Whilst in one sense it seems like mere days ago since we bade snowy Munich a fond farewell after seven years away, landing back with a bump on a dark damp English Winter’s night, this past six months has also seemed like the longest chunk of time I have yet to experience on good old Planet Earth.
Here are a few observations I have noticed along the way (some tongue in cheek, some not so) about the good, the bad, and a few of the “ugly” things about moving back to your own land (temporarily or not so)…
It’s a funny thing repatriation, a huge chunk of you has probably changed forever, and those of you currently going through a return home would do well to remember that… I have written this for posterity’s sake, it’s part of my family’s journey (some of you know I like to record these milestones), but hopefully those of you about to/currently experiencing the same thing might find it slightly comforting to read the following, and know that you are not alone in having similar feelings.
Things you missed the most – typically friends and family – are super happy to have you home, although they cannot help but start pointed conversations about you never moving abroad again, and how much stuff you have all missed out on together! They cannot possibly understand how you might sometimes struggle with settling back in, and neither should you expect them to if they haven’t ever lived abroad themselves… Having said that, catching up with loved ones (and not having to rush off anywhere), is definitely the best bit about this entire repatriation thing;
Moving back is a lot harder than moving abroad. You will not be swept along with the novelty of everything as you would be in a new country, and it may be a bit of a shock to find yourself waking up every morning wondering where on earth you are, and yes (don’t take it personally those of you with roots firmly in place), at times wondering why on earth you have come back. As I have said before, it is definitely a good idea to treat the first year back at least as you would any new Expat location (I intend to!);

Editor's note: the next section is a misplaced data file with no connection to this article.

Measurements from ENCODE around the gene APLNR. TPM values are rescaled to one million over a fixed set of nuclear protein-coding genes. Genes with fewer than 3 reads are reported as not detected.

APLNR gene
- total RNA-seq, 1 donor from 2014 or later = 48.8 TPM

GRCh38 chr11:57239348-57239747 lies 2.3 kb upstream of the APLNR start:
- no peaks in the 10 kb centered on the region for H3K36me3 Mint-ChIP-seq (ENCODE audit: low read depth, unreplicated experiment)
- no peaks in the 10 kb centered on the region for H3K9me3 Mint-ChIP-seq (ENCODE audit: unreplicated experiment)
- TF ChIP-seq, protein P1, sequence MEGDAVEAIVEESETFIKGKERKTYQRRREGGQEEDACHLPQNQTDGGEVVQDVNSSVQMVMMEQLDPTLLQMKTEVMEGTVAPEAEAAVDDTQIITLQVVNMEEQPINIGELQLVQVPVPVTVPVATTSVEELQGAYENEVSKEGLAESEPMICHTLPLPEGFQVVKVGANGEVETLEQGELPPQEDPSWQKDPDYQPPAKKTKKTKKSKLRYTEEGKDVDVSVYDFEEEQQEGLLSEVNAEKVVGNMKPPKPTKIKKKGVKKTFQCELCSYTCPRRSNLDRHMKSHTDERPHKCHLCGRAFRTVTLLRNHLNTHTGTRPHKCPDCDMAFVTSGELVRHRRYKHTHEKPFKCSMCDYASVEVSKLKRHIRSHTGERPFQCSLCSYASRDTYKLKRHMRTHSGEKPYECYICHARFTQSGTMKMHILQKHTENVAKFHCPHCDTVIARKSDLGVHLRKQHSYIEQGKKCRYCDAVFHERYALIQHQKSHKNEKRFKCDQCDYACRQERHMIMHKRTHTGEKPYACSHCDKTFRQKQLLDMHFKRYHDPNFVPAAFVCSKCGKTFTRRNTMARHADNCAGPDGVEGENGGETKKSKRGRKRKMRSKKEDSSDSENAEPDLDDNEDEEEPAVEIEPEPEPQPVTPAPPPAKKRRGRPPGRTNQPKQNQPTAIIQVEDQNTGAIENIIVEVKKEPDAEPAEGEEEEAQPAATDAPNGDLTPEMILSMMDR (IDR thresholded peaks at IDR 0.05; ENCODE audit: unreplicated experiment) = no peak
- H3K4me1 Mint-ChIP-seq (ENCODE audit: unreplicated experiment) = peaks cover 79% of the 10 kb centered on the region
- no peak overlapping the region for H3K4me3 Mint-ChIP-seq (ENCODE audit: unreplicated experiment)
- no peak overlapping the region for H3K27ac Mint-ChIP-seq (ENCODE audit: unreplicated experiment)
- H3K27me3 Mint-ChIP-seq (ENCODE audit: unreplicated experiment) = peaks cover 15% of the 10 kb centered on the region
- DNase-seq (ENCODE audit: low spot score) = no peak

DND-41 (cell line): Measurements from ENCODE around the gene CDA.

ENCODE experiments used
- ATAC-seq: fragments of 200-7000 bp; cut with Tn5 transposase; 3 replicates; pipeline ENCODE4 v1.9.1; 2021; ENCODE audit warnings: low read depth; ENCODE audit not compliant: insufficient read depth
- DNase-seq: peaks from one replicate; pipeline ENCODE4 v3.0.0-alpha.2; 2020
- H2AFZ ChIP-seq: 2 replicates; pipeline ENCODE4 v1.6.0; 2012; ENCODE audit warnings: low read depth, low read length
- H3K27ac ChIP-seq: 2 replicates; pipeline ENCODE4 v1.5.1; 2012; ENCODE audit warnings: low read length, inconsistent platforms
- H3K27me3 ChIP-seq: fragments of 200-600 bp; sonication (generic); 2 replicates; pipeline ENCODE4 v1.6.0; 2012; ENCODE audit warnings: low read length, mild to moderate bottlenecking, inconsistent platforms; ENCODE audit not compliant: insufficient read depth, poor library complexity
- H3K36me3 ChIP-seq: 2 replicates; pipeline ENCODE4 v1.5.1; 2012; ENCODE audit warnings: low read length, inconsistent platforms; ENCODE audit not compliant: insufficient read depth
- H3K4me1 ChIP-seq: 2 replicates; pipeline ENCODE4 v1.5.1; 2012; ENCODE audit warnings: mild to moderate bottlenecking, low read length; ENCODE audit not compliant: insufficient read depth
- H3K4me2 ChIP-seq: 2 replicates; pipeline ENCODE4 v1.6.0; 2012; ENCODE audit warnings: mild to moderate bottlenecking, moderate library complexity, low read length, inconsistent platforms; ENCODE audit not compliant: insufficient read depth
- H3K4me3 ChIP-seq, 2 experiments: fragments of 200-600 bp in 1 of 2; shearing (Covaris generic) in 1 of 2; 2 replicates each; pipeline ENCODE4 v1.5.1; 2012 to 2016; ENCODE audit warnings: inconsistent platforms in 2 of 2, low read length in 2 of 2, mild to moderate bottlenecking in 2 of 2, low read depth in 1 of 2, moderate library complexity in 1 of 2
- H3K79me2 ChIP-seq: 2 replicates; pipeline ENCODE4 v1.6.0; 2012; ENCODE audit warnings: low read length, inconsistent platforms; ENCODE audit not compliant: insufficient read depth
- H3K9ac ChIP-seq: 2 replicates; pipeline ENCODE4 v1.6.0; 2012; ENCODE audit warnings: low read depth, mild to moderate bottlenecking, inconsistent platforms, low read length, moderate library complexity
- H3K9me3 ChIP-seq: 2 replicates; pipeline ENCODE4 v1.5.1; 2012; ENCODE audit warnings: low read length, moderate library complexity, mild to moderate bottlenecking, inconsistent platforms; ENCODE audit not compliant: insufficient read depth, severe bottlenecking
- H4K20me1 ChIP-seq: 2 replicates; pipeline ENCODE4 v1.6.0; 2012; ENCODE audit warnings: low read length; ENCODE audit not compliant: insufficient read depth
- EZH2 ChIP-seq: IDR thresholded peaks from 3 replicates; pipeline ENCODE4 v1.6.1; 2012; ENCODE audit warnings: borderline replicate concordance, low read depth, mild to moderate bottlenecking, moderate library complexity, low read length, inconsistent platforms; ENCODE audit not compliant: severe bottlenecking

You will look on your own country with new (and often critical) eyes, but along with the negative stuff (it was definitely easier to get certain stuff done in Bavaria) there are also some happier surprises – appreciating the beauty of a country that you might previously have taken for granted for example. In the 6 months we have been back, when visiting places both new and more familiar to us, we have had our breath taken away by the beauty of parts of Norfolk, The Peak District, Suffolk, and good old Cornwall in a way that we might not have appreciated had we not ever left and come back;
You may well find that you have brought home strange new obsessions. I seem to have acquired a completely irrational hatred of carpet for example (having only lived with wooden and stone floors for the past seven years!), and English houses seem full of the stuff;
Prepare yourselves to overdose on the foods you missed the most whilst away. You may therefore find that after a while you no longer like them (which is probably just as well, as you might find yourself needing to go on a massive diet otherwise!)…
You suddenly have a new-found appreciation of the supermarkets in your own country, I might be biased, but I think England has some of the best (and you can only truly say this if you have lived abroad somewhere where food markets are the preferred option of shopping environment!), you have to learn to shop and cook in a completely different way… Do note however, that the same food markets will now be what you somewhat ironically hanker after instead!;